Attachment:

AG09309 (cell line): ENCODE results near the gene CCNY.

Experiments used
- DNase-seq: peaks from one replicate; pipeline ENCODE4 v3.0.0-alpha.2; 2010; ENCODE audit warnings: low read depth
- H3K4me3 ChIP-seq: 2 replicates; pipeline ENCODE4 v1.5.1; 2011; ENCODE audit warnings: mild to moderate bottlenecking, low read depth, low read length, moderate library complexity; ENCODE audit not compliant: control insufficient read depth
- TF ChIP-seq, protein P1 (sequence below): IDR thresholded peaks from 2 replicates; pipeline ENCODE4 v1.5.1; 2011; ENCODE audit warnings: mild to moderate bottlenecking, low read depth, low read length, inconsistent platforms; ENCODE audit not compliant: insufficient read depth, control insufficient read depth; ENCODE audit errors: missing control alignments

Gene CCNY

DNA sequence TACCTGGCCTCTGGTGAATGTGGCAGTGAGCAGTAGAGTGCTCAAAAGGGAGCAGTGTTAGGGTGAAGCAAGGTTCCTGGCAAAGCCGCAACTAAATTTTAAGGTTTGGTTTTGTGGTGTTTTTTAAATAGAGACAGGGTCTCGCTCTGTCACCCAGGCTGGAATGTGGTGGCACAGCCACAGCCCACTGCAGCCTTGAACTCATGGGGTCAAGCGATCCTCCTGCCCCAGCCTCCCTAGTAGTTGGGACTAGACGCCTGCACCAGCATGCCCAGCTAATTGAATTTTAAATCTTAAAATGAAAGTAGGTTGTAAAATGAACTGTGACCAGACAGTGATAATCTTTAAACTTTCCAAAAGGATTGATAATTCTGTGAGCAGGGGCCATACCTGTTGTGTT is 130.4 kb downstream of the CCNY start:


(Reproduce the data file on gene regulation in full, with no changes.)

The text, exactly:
AG09309 (cell line): ENCODE results near the gene CCNY.

Experiments used
- DNase-seq: peaks from one replicate; pipeline ENCODE4 v3.0.0-alpha.2; 2010; ENCODE audit warnings: low read depth
- H3K4me3 ChIP-seq: 2 replicates; pipeline ENCODE4 v1.5.1; 2011; ENCODE audit warnings: mild to moderate bottlenecking, low read depth, low read length, moderate library complexity; ENCODE audit not compliant: control insufficient read depth
- TF ChIP-seq, protein P1 (sequence below): IDR thresholded peaks from 2 replicates; pipeline ENCODE4 v1.5.1; 2011; ENCODE audit warnings: mild to moderate bottlenecking, low read depth, low read length, inconsistent platforms; ENCODE audit not compliant: insufficient read depth, control insufficient read depth; ENCODE audit errors: missing control alignments

Gene CCNY

DNA sequence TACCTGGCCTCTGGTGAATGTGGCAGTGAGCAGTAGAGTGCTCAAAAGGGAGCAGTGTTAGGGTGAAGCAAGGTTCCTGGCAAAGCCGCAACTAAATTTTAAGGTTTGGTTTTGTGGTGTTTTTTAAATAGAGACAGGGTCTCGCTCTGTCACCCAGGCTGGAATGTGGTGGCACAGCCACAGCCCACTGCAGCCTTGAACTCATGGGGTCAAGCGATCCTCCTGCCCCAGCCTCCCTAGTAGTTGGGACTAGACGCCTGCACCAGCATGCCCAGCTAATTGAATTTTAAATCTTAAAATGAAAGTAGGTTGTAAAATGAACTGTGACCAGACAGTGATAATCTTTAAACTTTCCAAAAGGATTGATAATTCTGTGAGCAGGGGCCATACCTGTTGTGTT is 130.4 kb downstream of the CCNY start: